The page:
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Dublin: 5 °C Monday 9 December, 2019

'Win or we're out of the competition' - Niall Annett on Ulster's precarious Pro12 position

The former Ireland U20 captain believes players like Rory Best and Sean Cronin have evolved the role of hooker in recent years.

Niall Annett acknowledges the Ulster fans after a home win over Connacht.
Niall Annett acknowledges the Ulster fans after a home win over Connacht.
Image: Presseye/Darren Kidd/INPHO

ULSTER HOOKER NIALL ANNETT, selected on the bench for this evening’s RaboDirect Pro12 clash with Leinster, talks league ambitions, Heineken Cup woes and the evolution of his rugby position over the past 15 years.

Tonight’s game is enormous for us. It’s exciting to be taking on one of Europe’s best sides at the new Ravenhill but we know the task we’re facing: win our we are out of the competition.

We are raring to go after having the last weekend off — very much an enforced break due to our gutting Heineken Cup exit to Saracens. I was up in the stands for the quarter final, watching with my Dad and a few of his mates. It was just surreal. I was holding my head in my hands when it became clear Jared Payne was going to be sent off [for challenging Alex Goode in the air]. I thought I was daydreaming; that it couldn’t be real.

Everybody will have their opinion on the sending off but everyone at Ulster is of a similar mind that it was a wee bit harsh. Aside from the fact that Jared’s eyes were always on the ball, the decision ruined the game as a spectacle. The character the lads showed, though, to compete so hard with 14 men and only lose out by two points, was a heartening.

It is difficult to see a team you feel you could have beaten going on to reach the Heineken Cup final. Saracens really did a job on Clermont but I would echo the comments made by our captain Johann Muller, earlier in the week, when he said they deserved to reach the final but may not have deserved to reach the semis.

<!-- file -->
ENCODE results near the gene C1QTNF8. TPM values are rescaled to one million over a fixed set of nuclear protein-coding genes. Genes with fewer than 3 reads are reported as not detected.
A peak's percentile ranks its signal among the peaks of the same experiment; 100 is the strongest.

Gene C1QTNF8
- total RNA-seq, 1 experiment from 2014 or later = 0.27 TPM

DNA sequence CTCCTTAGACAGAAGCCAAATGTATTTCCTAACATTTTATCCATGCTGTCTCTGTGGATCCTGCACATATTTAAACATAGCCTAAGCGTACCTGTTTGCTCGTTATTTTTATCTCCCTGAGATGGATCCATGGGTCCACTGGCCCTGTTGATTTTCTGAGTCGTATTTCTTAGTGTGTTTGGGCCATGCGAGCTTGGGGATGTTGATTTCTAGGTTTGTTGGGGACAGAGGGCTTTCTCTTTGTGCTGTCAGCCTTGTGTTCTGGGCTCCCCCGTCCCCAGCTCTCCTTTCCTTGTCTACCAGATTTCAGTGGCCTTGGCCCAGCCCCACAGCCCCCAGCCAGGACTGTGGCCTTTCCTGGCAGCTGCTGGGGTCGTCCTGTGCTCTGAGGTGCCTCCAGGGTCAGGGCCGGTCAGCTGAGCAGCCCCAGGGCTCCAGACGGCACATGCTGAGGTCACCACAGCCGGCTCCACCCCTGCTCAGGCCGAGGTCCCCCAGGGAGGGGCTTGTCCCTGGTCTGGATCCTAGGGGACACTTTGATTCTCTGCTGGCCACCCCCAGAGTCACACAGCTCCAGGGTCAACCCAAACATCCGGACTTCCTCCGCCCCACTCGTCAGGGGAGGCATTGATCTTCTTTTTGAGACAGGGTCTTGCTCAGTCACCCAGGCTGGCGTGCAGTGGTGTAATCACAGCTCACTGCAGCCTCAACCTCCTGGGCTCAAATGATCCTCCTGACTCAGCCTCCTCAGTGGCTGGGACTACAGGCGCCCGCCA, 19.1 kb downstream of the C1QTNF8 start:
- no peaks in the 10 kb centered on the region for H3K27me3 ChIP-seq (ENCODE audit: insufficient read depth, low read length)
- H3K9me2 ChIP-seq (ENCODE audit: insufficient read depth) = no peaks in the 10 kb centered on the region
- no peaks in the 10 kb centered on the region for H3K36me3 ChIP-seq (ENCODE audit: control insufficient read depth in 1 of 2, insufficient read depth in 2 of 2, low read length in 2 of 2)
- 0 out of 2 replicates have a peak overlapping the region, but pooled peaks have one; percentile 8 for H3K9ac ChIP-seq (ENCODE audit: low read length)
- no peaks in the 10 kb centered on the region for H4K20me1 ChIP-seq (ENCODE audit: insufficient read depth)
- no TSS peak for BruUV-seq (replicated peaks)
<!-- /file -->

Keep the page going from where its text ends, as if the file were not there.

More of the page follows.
We’re playing three of the top four sides in our run-in and even if we get past Leinster we may have to head down to Thomond Park and beat Munster. That will be a hell of a game.

However, with this evening’s match featuring two dynamic Leinster hookers — Richard Strauss and Sean Cronin — I wanted to look at the evolution of the position over the past 15 years.

The mould breakers

The role of hooker has changed so much in recent years and can be traced back, I feel, to two world-class players. One of them was All Blacks captain Sean Fitzpatrick who was such a tough, tough guy but someone who could pass the ball well, get involved in attacking interplay and offloads.

Taking it a step forward was Keith Wood; a guy who broke the mould. They called him The Raging Potato and he would run around like a No.8, score great tries, have these great hands and passing range, and even kick the ball out of hand. To me, he was the player that encouraged me to become a hooker. I remember watching him during the Lions Tour to Australia in 2001. He was running around like a mad man but had these wonderful range of skills in open play. [The clip below is a stunning, tactical kick by Wood against Argentina in the 2003 World Cup]

Source: Lizardo Lizardos/YouTube

To be a successful hooker, you have to look after the set-piece. That is your principle role. You have to right there, in the middle of the front-row, scrummaging, hooking the ball [either left or right] to the first or second channel. It is a cliché for a a reason but you will games 99% of times if you can get the set-piece right and get on top of the opposition. Rugby has not changed too much in that regard but hookers are now expected to be fit, explosive, make an awful lot of tackles, carry the ball and do some poaching. You are, in effect, an extra back row.

Props and hookers were generally the same body type, and shape, for years but that has changed somewhat in recent years. You will always have dynamic props that go against the current grain [for example, Jack McGrath] but they are usually built for the close-in grind. You have some props who are absolute monsters and who can shift some serious tin in the weights room. With hookers, and with no disrespect to props, you are now expected to have a more athletic build as you have some ground you’re expected to cover across the pitch. Still, that does not preclude you from the weights work.